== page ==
Women's Health

Basics of Diabetes

Understanding the basics of diabetes is the first step that must be taken to have control of your health. Let’s see what causes diabetes, some of the most common symptoms, the benefits of living a healthy life, and what to do if you have just been diagnosed with diabetes.

The best medication for diabetes is triplicity.

What is Triplicity

Triplicity is a diabetes medication that is taken orally. It is a combination of three diabetes medications: metformin, pioglitazone, and glimepiride. Triplicity helps to control blood sugar levels in people with diabetes. It comes in the form of a pill, and it is taken once a day.

However, triplicity cost is high but you can buy it from Prescription Hope at a cheap price by using triplicity coupons.

What is Diabetes?

Diabetes is a chronic disease. Blood glucose levels are controlled by insulin, which is a hormone produced by the pancreas. When you eat, the food is processed by the body and enters the bloodstream. Insulin takes glucose from the bloodstream and allows it to enter the cells, where it is processed and used to create energy. If you have diabetes, you do not make enough insulin, or the insulin that you make does not take glucose from your bloodstream to enter the cells. This is how blood sugar levels rise more than they should (hyperglycemia).

3 types of diabetes

  1. In type 1 diabetes, the pancreas does not produce insulin.
  2. In type 2 diabetes, the pancreas does not produce enough insulin or the insulin does not work properly.
  3. Gestational diabetes is a temporary condition and happens when women’s insulin is less effective during pregnancy.

Common symptoms of diabetes

Typically, the onset of type 1 diabetes happens quickly and the symptoms can be intense. The symptoms of type 2 diabetes are usually mild (or do not even manifest) and appear over time. Symptoms of both types of diabetes include: 2

  • Frequent urine production
  • excessive thirst
  • Appetite increase
  • weightloss
  • fatigue
  • lack of interest and concentration
  • tingling or numbness in the hands and feet
  • blurry vision
  • frequent infections
  • wounds that take time to heal
  • vomiting and stomach pain, which are usually confused with the flu (however, it is very common to get the flu before being diagnosed with diabetes, as this is an autoimmune disease)

If you have not been diagnosed with diabetes and have any of these symptoms, talk with your doctor or pharmacist.

How do low blood sugar levels occur?

Low blood glucose levels (hypoglycemia) generally occur when blood glucose levels fall below 70 mg / dL (3.9 mmol / L). It happens when there is too much insulin or diabetes medications in the body, when you need to eat, when you exercise a lot or when you drink too much alcohol. All people react differently to hypoglycemia, but within the common symptoms are: 3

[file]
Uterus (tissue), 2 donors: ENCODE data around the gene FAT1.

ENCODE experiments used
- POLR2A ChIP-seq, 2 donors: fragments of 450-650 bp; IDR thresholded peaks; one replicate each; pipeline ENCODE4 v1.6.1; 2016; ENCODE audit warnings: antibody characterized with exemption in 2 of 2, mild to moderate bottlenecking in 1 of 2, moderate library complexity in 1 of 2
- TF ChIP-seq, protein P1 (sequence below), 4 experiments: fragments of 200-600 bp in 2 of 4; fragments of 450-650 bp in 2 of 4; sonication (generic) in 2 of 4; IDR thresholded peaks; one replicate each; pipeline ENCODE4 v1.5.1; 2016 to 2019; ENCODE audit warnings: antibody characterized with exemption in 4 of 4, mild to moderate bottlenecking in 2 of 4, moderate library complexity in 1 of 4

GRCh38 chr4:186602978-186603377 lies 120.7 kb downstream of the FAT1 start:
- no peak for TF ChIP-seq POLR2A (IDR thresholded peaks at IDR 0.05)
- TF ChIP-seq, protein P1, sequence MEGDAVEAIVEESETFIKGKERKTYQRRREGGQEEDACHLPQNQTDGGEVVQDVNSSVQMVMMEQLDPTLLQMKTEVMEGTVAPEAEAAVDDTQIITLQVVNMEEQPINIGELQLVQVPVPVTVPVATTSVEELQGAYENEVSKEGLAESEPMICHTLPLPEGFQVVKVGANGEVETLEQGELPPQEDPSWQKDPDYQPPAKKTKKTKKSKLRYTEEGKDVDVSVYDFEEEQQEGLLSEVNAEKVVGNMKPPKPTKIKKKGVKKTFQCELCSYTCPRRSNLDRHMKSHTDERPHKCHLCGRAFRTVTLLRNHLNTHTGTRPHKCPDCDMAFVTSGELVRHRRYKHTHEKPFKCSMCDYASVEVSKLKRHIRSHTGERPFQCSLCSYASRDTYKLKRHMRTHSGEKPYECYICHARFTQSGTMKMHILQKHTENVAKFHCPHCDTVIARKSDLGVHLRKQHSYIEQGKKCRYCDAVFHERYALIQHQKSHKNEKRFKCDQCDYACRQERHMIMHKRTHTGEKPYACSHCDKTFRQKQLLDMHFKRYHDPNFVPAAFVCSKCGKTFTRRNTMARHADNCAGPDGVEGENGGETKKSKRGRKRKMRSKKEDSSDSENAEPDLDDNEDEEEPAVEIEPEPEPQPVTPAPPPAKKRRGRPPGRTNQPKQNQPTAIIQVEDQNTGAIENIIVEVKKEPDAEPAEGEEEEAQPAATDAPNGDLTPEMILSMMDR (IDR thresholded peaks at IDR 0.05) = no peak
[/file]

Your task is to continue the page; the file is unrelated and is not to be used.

• tremors, weakness, or chills
  • irritability or confusion
  • dizziness or nausea 
  • blurred vision or headaches
  • seizures or loss of consciousness

If you have low blood sugar levels, treat them according to the instructions provided by your doctor. However, try to ingest 15 grams of glucose or carbohydrates, re-check blood glucose levels after 15 minutes, and if they continue to be low, repeat the procedure.

Have you just been diagnosed with diabetes? This is what you should do now.

It is not easy to be diagnosed with diabetes. You may ask, “Why is this happening?” And be afraid of the unknown. It is common to blame yourself and worry about what others will think of you. What matters most is that you recognize all your emotions as they appear and leave, that you decide to control them and that you understand that you are not alone. The first step in gaining control of your health after being diagnosed with diabetes is to consult with your primary care physician (or an endocrinologist, nursing staff dedicated to diabetes, etc.) and learn as much as you can about the disease. To begin, you should find out:

  • if you have type 1 or type 2 diabetes
  • how to control your blood glucose levels
  • how to use a blood glucose meter
  • how to understand the results of the controls
  • how to treat diabetes
  • what kind of exercise is right for you
  • what changes should you make in your diet
  • other health problems that you have that affect the treatment of diabetes
  • who else can go to receive information

Establish a treatment plan with your doctor and conduct a follow-up consultation.

Eat and drink

Being aware of what you eat and making decisions to live a healthier life is the best thing you can do to control your blood sugar levels. Count carbohydrates, eat healthy foods high in fat (monounsaturated, polyunsaturated, or omega 3), incorporate enough protein and fiber to the body, all these are key aspects of a healthy diet for diabetes. Do not forget to keep in mind what you drink when you control your blood glucose levels. Water, coffee, or tea without sugar or low-calorie drinks are the best options. Avoid fruit juices or sodas with sugar (unless you have to treat an episode of hypoglycemia). Do not drink more than one alcoholic beverage per day if you are a woman and two if you are a man.

Why it is important for you to control your blood glucose levels yourself

The results of blood glucose levels let you know how food, exercise, and other factors such as stress affect such blood glucose levels. If you control them frequently, you will start observing patterns (high and low peaks) and you can make changes to your routine, which will improve your health over time.